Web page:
A crisscross of yellow paint covered the floor behind them now. Each arrow pointed to a potential destination. Suivi was willing to bet at least one was somewhere else in Undermountain, and one would be the main Baneite temple somewhere. The rest he pegged as being somewhere in Waterdeep or Daggerford, perhaps as back doors into the dungeon for Halaster to lure adventurers to their doom. He had done that a lot.
Suivi’s hope was that by finding the destination used the most that they could track the direction the cultists used when they were traveling back and forth from their main hub. Knowing the password would require a wizard’s help, if the captured cultists didn’t divulge it first.
Axio and Cavria sat in the perfumed room in the temple of Eilistraee and listened to their hosts. “And from what you can see,” Luanea asked, “there are five portal destinations?”
“We have our recent convert in the temple in Undermountain, tracking the direction of the portal’s guidance runes,” Axio explained. “They align with five total directions. That teaches us count and bearing. We can use the same technique on the portal in the bookstore’s apartment. That will give us ranges.”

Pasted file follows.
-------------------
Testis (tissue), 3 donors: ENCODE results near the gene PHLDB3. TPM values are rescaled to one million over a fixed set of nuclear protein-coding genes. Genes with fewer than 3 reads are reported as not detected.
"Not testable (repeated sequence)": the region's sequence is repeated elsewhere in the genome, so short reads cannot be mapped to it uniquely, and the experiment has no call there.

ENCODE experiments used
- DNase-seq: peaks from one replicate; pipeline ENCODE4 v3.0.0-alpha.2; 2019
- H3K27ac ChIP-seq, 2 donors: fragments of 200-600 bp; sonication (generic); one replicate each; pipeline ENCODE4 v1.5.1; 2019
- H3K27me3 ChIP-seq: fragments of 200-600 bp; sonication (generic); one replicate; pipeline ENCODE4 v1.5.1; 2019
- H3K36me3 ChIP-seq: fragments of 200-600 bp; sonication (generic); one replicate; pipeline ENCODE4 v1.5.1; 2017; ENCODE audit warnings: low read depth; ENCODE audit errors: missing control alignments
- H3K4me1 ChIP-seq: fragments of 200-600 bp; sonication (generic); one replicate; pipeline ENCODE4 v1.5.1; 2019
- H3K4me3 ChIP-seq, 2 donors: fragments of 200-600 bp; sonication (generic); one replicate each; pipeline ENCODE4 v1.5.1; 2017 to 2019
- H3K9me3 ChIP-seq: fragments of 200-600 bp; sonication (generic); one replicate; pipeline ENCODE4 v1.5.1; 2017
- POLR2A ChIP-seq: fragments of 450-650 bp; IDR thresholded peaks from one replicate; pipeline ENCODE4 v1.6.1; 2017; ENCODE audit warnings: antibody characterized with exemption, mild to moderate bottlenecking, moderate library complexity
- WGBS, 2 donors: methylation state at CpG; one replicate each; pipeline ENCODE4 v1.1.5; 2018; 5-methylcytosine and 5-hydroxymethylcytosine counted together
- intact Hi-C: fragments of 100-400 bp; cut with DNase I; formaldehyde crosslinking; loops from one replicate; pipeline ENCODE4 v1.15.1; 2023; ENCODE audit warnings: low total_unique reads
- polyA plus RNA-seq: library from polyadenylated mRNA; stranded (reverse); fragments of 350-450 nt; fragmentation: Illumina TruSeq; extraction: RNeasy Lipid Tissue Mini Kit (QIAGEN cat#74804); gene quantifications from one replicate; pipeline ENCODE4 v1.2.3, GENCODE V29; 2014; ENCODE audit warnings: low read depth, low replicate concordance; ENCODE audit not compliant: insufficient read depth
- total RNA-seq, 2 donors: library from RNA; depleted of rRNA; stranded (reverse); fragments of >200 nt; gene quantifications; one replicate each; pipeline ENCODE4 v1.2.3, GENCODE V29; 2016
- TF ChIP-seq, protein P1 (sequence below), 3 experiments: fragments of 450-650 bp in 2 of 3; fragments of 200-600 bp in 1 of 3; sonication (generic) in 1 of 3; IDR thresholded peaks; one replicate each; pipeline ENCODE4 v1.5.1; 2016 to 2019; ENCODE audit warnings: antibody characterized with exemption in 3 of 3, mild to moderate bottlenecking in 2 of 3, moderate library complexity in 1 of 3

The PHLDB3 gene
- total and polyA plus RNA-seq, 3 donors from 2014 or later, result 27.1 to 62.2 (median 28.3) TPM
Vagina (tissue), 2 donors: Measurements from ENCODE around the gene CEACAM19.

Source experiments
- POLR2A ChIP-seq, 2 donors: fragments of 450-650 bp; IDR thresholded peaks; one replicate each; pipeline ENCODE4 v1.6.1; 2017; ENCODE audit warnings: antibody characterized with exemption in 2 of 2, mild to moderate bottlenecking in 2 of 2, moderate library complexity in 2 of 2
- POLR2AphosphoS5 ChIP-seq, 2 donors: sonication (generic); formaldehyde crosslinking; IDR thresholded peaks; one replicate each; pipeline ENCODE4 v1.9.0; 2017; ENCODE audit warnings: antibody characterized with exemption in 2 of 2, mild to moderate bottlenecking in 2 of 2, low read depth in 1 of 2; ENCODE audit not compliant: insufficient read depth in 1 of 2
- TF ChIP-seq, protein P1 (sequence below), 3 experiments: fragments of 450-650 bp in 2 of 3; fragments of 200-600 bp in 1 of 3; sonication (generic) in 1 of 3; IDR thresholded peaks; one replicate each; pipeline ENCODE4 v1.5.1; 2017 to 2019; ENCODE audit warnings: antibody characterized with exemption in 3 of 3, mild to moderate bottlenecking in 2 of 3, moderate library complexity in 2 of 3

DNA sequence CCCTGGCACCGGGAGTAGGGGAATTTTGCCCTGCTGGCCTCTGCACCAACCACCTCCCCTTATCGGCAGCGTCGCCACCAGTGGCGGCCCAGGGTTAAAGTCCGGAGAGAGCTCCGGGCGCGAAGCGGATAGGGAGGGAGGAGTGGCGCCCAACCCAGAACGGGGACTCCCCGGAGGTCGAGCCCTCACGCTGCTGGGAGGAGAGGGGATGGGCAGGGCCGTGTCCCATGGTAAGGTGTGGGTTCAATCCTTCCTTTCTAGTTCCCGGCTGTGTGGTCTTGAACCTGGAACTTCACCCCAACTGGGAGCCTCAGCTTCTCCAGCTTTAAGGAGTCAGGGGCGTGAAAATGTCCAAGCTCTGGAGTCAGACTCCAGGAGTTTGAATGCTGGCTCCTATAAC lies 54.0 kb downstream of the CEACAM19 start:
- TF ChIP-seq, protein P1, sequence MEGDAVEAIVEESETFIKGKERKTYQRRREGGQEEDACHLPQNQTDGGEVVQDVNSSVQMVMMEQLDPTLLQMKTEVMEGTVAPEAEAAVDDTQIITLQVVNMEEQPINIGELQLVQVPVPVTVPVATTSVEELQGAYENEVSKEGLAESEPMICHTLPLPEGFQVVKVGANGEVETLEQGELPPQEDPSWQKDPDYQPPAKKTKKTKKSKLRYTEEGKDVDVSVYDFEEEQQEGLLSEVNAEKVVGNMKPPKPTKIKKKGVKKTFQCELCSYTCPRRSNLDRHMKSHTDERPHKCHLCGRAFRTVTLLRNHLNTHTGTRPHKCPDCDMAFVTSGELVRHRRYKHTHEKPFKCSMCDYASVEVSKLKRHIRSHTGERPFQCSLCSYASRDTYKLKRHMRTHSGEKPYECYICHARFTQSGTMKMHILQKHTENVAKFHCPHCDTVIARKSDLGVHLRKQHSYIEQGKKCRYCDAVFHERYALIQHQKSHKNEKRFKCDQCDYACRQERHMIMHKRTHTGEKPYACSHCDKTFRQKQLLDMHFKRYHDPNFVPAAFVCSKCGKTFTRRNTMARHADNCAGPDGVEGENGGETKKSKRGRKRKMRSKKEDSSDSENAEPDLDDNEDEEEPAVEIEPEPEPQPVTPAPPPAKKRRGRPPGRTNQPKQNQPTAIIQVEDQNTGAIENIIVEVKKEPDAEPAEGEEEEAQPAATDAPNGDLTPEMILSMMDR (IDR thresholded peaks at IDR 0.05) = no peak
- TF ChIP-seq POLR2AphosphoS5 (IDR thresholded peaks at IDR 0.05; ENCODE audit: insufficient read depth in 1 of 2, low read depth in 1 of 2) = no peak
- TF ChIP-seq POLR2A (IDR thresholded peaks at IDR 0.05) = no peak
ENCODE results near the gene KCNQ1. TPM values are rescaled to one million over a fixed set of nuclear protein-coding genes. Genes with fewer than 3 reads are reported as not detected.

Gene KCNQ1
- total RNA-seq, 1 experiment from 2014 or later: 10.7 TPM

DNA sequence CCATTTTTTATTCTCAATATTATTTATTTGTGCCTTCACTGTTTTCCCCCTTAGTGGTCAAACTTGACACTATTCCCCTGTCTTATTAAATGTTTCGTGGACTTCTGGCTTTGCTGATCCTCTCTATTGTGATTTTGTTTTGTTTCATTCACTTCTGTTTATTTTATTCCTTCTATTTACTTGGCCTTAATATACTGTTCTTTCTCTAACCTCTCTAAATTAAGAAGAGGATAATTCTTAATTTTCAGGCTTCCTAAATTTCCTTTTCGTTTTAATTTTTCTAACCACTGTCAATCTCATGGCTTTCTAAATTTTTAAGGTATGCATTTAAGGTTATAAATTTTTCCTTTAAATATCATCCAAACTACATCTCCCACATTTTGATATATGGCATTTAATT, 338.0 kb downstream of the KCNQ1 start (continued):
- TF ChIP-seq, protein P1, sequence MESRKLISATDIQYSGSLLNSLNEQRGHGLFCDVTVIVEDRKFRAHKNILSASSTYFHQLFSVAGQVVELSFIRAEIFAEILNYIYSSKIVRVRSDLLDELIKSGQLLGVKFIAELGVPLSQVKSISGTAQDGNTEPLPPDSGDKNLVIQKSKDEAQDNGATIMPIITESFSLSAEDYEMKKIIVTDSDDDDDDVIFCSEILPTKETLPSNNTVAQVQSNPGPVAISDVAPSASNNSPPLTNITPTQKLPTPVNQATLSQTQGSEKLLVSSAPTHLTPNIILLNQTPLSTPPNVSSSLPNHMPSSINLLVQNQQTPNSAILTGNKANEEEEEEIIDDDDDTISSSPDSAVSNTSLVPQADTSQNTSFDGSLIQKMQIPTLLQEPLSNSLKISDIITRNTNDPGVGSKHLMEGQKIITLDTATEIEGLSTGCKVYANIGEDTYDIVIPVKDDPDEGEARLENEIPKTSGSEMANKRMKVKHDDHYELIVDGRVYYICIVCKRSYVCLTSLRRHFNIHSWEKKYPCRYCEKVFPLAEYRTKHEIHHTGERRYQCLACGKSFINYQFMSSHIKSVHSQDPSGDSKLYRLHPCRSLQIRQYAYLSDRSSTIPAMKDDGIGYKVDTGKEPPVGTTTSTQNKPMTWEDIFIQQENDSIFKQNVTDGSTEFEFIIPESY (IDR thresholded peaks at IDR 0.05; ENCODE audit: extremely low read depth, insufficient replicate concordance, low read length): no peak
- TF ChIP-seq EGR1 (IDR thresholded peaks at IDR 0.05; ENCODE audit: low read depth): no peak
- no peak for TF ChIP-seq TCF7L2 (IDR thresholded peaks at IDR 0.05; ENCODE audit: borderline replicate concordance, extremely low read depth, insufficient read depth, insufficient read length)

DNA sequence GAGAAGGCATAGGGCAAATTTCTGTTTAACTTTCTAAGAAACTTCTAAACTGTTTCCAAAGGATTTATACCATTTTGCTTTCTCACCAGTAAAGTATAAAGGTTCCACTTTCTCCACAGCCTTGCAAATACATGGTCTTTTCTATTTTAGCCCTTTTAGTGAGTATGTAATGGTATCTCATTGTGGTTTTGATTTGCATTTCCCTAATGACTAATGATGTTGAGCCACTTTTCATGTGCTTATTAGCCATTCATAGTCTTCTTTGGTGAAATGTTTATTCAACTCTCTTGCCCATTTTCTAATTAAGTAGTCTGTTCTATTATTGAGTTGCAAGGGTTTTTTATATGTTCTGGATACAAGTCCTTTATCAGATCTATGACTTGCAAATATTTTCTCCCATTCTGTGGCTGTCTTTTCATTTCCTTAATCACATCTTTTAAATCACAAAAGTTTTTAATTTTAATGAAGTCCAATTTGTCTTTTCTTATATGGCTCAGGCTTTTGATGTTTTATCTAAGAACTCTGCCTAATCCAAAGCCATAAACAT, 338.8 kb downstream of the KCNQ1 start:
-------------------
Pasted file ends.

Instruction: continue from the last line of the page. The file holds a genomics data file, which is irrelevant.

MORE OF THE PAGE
“So how do we know which one to hit?” a striking young elf asked from beside Luanea. She was a dark elf, not a drow, so she was one either one of those lucky drow who had been freed from their ancestral curse by the tumult of the era following Khelben Blackstaff’s and Eilistraee’s deaths, or she was one of their children. If Cavria was any judge, it was the latter. She was clearly more relaxed than the elegant and graceful Luanea. She was sitting cross-legged on top of a large box in the corner and leaning back on her hands, looking down at the group with a carefree smile. She was also, insofar as Cavria could see from her chair, clad in really not much more than a few patches of cloth and a diaphanous cloak. She was clearly very familiar with Axio, though, as the moment she had seen him, she had launched herself into his arms with a whoop and he had lifted her clean off the ground to spin her. When Axio had set her down, the bubbly elf had introduced herself as Kryia’ardras Do’slie, descended from the long-annihilated Menzobarranzan House Slie. A traveling caravan of gnomes and humans had raised her in the north reach of Calimshan territory before she had heard Eilistraee’s call.